DeLuce plans to work this summer with a committee that will include administrators from the U of I and local business leaders to help prepare the bid. The U of I would be the primary partner, taking care of the venue, game day operations and concessions. Visit Champaign County would be in charge of coordinating local business support and marketing the Champaign-Urbana area.
"Part of it is going to be figuring out what we think is needed - revisiting what had been done before and what made it so successful for hosting in Champaign 77 years prior to this, but also what is expected now," said DeLuce. "I think state basketball is very different now that there are four classes instead of two."
The city plans to present it's bid this fall. It'll be the first time in ten years C-U has been able to bid on the state tournaments. Peoria has a free March Madness Experience expo in conjunction with the state finals. It draws crowds to the Civic Center but in recent years has taken away some of the attendance from the basketball games itself. The newly renovated State Farm Center won't have a facility large enough to hold a similar expo, and DeLuce says they won't try to emulate what Peoria is doing.
"The IHSA has indicated they really want to get back to the game of basketball," DeLuce said. "What we really want to enhance is people actually going to the games, being able to do the experience right within State Farm Center."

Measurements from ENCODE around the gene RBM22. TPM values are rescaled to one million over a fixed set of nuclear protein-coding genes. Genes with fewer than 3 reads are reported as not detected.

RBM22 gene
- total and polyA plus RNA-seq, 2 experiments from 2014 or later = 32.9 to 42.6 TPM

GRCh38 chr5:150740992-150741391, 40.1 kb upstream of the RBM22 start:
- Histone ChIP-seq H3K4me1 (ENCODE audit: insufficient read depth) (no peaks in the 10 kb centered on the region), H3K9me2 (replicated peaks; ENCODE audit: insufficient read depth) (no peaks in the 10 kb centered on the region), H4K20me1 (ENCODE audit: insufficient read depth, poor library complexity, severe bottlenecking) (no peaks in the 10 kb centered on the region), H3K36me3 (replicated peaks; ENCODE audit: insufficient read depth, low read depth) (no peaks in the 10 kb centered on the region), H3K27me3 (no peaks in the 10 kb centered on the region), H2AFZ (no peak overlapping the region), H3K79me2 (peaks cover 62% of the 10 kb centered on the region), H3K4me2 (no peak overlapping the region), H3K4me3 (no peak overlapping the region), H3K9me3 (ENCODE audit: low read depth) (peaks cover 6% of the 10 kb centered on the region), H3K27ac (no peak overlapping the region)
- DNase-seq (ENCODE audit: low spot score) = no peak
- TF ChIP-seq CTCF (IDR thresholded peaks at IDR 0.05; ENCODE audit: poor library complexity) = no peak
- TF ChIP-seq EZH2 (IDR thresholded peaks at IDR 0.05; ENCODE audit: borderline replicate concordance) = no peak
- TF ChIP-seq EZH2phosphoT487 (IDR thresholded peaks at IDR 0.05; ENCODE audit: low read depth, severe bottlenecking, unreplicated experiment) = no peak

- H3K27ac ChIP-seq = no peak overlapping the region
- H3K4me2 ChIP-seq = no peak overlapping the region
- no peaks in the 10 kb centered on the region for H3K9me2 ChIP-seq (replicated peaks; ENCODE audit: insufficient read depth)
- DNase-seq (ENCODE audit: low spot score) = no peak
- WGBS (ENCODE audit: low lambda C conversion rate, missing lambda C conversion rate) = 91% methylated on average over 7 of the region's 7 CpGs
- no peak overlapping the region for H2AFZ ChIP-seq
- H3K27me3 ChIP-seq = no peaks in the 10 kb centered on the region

One of the reasons the IHSA state finals left Champaign after 1995 was due to fan complaints about hotels and gas station price-gouging fans and forcing fans to stay multiple nights in their hotels. DeLuce believes times have changed, and that won't be an issue this time around.
"I think what happened last time is there was a little bit of complacency. We had hosted it for so many years, and I think people thought it would never leave. We will work very closely with the hotels and gas stations."
It will take a significant financial bid to secure the boys state finals. Peoria and it's local businesses committed more than $200,000 to land the tournament, with much of that money coming from private business. DeLuce admits Champaign-Urbana likely doesn't have those types of businesses willing to give large sums of money, saying it'll be more of a "grassroots" movement.
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